With advancing age, a woman’s ovarian function declines, leading to a decline in the production of estrogen. This decline leads to vasomotor instability that causes hot flashes. It also causes decreased muscle mass, which is then replaced by fibrous tissue. Thinning skin is due to a loss of connective tissue support and elasticity. Vaginal mucous membranes also become thin and dry and breast tissue begins to sag. Supplementing natural estriol (E3) can help stop many of these undesirable effects associated with menopause.


Progesterone is also produced by the ovaries from cholesterol. It has its own unique hormonal functions, but a certain amount is also converted into estrogen. Progesterone increases uterine secretions and stimulates calcium deposits into bone tissue. It also helps regulate salt, control blood sugar, modulate nerve function and promote a healthy thymus gland. Supplementing natural progesterone can help maintain these healthful benefits.


When a woman’s ovarian function declines in the years before and during natural menopause, so does the amount of testosterone she produces. Between a woman’s 20s and 40s the amount of testosterone circulating in her blood declines about 50%. If a woman starts Estrogen Replacement Therapy at menopause, her blood levels of testosterone drop even further due to a biochemical reaction.

Symptoms such as fatigue, muscle wasting, low sex drive, decreased sexual stimulation, and diminished sense of well-being can be due to a testosterone deficiency. These symptoms may be significantly improved with natural testosterone replacement.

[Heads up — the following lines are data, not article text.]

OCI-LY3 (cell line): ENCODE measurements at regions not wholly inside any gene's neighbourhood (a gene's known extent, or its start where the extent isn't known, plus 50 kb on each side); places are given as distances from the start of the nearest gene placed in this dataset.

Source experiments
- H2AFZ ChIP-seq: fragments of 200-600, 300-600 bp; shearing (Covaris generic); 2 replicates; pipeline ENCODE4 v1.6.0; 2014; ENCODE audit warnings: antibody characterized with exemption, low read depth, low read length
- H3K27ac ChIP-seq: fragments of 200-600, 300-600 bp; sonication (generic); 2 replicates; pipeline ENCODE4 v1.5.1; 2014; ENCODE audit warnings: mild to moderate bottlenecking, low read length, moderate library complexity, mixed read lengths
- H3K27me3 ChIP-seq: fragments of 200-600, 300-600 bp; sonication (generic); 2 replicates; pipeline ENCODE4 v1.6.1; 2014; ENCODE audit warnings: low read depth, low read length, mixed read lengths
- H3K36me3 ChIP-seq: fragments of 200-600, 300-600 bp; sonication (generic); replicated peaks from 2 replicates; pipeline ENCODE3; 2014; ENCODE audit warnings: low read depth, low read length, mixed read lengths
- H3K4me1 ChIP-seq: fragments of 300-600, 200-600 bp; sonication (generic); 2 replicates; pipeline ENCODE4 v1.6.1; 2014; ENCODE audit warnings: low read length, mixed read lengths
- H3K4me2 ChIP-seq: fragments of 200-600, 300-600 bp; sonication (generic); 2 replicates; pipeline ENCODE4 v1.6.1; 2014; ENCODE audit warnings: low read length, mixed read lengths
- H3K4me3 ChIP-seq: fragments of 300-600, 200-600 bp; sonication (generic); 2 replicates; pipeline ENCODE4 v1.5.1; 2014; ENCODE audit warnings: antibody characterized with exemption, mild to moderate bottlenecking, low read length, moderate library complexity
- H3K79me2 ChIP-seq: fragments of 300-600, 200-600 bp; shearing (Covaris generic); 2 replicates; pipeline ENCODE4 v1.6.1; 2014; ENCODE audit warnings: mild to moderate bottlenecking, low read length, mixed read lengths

Dehydroepiandrosterone (DHEA) is the most abundant steroid in the body. DHEA is a steroid precursor produced by the adrenal gland and converted to testosterone and the estrogens. DHEA levels decrease dramatically with age. Adequate DHEA levels give the body the building blocks necessary to produce these hormones. Low levels of DHEA are associated with and increase in coronary artery disease, muscle wasting and osteoporosis. Taking DHEA reverses these processes and may also increase the sense of well-being.


Current and long-term use of Estrogen hormone therapies has been found to significantly lower the incidence of death. Health risks are significantly reduced with carefully monitored customized treatment. Low dose Estrogen therapy has been found to be effective and beneficial with long term use.



  1. Samsioe G. The endometrium: effects of estrogen and estrogen-progestogen replacement therapy. Int J Fertil Menopausal Stud 1994;39 Suppl 2:84-92
  2. Davis S. Androgen replacement in women: a commentary. J Clin Endocrinol Metab 1999 Jun;84(6):1886-91
  3. Watts NB. Hulka BS. Epidemilogical analysis of breast and gynecological cancers. Prog Clin Biol Res. 1997;396:17-29.
  4. Rosano GM, Panina G. Cardiovascular pharmacology of hormone replacement therapy. Drugs Aging 1999 Sep;15(3):219-34